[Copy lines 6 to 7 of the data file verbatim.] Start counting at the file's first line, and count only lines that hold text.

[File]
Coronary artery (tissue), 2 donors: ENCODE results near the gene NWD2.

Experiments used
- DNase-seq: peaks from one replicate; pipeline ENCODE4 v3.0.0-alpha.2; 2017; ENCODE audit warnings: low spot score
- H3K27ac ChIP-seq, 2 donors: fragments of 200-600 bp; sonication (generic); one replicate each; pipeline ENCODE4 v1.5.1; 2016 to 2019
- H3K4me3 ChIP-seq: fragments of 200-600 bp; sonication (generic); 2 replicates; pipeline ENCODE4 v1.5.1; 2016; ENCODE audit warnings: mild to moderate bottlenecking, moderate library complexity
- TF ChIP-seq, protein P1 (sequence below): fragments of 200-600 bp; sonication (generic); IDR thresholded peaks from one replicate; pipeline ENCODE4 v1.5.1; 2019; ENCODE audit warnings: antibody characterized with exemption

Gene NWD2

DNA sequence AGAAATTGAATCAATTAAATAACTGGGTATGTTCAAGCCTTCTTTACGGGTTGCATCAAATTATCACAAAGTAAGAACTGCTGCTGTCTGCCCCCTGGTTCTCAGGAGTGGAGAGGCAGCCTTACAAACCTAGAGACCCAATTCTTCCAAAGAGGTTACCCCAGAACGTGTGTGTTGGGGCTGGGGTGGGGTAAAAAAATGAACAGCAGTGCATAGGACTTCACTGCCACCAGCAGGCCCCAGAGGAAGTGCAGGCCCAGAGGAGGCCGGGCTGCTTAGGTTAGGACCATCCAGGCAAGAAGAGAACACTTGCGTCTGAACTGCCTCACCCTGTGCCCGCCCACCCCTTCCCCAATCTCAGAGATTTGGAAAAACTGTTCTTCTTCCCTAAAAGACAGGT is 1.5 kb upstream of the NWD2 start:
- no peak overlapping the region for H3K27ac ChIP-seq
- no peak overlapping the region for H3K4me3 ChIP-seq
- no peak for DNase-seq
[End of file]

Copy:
- TF ChIP-seq, protein P1 (sequence below): fragments of 200-600 bp; sonication (generic); IDR thresholded peaks from one replicate; pipeline ENCODE4 v1.5.1; 2019; ENCODE audit warnings: antibody characterized with exemption

Gene NWD2